|System: X360, PS3||Review Rating Legend|
|Dev: EA Canada||1.0 - 1.9 = Avoid||4.0 - 4.4 = Great|
|Pub: EA Sports||2.0 - 2.4 = Poor||4.5 - 4.9 = Must Buy|
|Release: Nov. 17, 2009||2.5 - 2.9 = Average||5.0 = The Best|
|Players: 1-4 (10 Online)||3.0 - 3.4 = Fair|
|ESRB Rating: Everyone||3.5 - 3.9 = Good|
by Leon Hendrix III
I reviewed NCAA Basketball 2009 last year around this time, and I have to say right off the bat not much has changed. Actually, that's not entirely accurate. I should clarify. The game is a whole heap of a lot better in certain, very distinct ways. I wasn't the first to point it out, but I'd like to jump on the bandwagon and say that most of those ways are very similar to the recently released NBA Live 10. Still, as a fan of college sports, I have to say that NCAA Basketball 2010 is a strong entry in the series even if it's reminiscent of years past. Presentation is better than ever, play-calling has improved, and EA's collegiate level focus on tempo and crowd involvement is stronger than ever. I just hope you haven't played Live or NCAA 09 in a while.´
I hate to always be Captain Buzzkill, so let's start with the good things, and there are plenty of good things about NCAA Basketball 2010. One of the first things you'll probably notice about the game is the all-new (at least to NCAA) Motion Control offense. Essentially, this is a hotkey that maps offensive play-calling to the left shoulder button. As I remarked about the feature in Live; while not entirely revolutionary, it definitely streamlines gameplay a bit without removing the strategy that makes the game more than a shoot-out. As a side-note, I've considered running plays and strategy obsolete and unnecessary in the all-star swish-fest known as 'Live' for a few years now. Yet in NCAA 2010, it makes a strong comeback. While it is entirely possible to run and gun or pick and roll all game, the best defense really is a good offense - or a well run one.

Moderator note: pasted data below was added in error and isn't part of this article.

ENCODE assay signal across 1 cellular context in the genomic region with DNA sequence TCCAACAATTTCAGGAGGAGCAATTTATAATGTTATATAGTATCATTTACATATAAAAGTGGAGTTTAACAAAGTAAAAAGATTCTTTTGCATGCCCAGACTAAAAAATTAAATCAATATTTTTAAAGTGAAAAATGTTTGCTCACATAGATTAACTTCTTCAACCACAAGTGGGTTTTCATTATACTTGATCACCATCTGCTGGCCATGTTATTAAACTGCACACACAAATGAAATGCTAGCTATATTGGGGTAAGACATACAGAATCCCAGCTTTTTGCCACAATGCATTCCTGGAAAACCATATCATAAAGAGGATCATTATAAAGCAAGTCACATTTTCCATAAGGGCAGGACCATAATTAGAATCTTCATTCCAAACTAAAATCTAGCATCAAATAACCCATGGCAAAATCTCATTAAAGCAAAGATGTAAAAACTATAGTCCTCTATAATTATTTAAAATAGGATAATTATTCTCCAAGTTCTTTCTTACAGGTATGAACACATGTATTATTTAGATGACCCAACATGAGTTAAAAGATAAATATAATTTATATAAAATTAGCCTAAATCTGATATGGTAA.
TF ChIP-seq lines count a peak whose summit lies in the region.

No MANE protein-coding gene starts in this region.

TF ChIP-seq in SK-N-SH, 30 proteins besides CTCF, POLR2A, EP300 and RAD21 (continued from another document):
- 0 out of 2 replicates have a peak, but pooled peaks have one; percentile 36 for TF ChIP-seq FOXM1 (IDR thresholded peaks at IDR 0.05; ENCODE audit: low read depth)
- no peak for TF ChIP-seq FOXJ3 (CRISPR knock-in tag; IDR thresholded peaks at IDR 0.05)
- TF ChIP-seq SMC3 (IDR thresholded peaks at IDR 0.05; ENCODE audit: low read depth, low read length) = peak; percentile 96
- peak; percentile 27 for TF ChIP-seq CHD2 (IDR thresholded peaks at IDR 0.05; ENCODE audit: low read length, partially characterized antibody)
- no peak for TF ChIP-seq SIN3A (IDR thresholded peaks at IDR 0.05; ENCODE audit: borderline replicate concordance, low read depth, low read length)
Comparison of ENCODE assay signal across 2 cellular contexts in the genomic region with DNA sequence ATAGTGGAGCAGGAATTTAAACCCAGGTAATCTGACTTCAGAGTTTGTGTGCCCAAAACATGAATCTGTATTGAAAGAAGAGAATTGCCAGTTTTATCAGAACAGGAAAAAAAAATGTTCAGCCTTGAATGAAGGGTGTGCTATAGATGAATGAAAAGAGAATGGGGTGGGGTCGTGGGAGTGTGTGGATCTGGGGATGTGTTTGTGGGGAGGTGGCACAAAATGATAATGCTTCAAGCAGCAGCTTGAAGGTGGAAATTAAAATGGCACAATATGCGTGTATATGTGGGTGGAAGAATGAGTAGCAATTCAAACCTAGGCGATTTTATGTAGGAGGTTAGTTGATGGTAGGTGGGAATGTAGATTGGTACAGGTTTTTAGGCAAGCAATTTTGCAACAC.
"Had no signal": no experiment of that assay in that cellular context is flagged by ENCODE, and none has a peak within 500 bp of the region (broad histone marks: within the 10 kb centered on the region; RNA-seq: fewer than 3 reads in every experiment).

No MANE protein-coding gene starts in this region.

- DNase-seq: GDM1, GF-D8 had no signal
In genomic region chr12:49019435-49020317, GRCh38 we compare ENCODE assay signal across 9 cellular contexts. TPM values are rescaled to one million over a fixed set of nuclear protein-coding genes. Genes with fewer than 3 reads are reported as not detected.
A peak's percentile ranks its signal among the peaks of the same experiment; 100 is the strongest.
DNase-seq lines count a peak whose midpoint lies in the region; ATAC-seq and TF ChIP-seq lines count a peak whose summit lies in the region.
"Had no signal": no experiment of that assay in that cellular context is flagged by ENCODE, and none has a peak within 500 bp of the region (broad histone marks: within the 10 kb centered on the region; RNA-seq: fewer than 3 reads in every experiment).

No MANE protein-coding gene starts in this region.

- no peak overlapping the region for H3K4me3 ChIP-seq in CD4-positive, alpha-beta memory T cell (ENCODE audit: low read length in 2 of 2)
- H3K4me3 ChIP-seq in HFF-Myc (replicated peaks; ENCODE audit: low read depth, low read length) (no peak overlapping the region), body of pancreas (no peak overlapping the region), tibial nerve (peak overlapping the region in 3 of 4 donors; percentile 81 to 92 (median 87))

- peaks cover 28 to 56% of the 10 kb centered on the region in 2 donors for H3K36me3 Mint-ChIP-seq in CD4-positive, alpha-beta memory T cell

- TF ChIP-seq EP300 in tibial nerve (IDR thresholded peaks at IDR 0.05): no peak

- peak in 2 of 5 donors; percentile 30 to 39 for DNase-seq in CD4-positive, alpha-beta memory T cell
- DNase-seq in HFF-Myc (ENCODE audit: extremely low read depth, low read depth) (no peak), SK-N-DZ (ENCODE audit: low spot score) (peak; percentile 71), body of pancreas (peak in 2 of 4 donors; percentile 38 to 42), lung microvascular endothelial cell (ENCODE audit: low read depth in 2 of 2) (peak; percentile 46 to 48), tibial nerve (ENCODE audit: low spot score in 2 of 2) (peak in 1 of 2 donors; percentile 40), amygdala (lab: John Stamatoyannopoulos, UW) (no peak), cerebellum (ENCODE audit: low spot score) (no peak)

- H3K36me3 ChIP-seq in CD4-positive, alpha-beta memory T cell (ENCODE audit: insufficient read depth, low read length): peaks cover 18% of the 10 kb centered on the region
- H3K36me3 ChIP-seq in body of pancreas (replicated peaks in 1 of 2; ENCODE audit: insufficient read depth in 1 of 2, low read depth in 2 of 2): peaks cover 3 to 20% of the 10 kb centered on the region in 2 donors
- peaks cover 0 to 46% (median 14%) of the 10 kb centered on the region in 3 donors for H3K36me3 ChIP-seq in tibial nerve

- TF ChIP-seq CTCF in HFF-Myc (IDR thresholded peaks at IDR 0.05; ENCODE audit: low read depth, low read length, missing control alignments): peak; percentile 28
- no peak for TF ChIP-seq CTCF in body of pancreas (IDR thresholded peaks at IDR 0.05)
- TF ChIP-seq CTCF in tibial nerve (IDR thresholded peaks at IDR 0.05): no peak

With a tap of the button, the ball handler will call the motion and send players screening and cutting across the court. When held, the shoulder button brings up a quartet of signature plays, each mapped to one of the face buttons. While these plays don't feel overly powerful, they can be quite effective when played to their strengths (feeding a backdoor cut, luring the double team and kicking to the perimeter for the three, etc.). The system isn't perfect, but it can slow gameplay down considerably and, when used properly, can offer a real advantage. For once in a sports game, it's actually gratifying to see a play called and run and not just watch star players knock down improbable shots.
The gameplay scales nicely and most games won't be blowouts. Offense is all about finding and taking the intelligent shot, controlling the floor, and keeping the ball out of defenders' hands, while defense boils down to controlling the paint, limiting second chance opportunities, and playing the passing lanes (this is very effective). This pace can be realistic to a fault. I played a rivalry game as Wake Forest against NC State and won by ten or twelve. During the last two minutes of the second half NC State fouled to stop the clock, naturally. At first it seems like a smart touch, except that it's nearly impossible to avoid the defenders. It may be true to life, but it's very annoying. Gamers hoping to smash their opponents by fifty won't necessarily be unable to, but it is important to note that fast break points, outside shots, and the other staples of that kind of offense are tough to come by. It's up for debate, but I think it makes for a much better game.
Fans of the "home court advantage" will be thrilled to find that EA pushes the envelope yet again with the Toughest Places to Play. Apparently, fans around the country voted (although when I'm not so sure) and EA selected the top 20 arenas where the crowd is a factor. It's an interesting idea and it plays a significant, though perhaps not game-changing, role. When you enter one of these arenas, chants shake the camera during key moments, free throws are tougher (though I'm not a fan of that mechanic anyway), and you really get the sense that you're playing under the scowling eyes of thirty thousand fans. What's more interesting is the fact that a team can earn its way on the list by winning during dynasty mode. Kind of a nice gesture to all of the fans of college hoops whose teams don't play in North Carolina.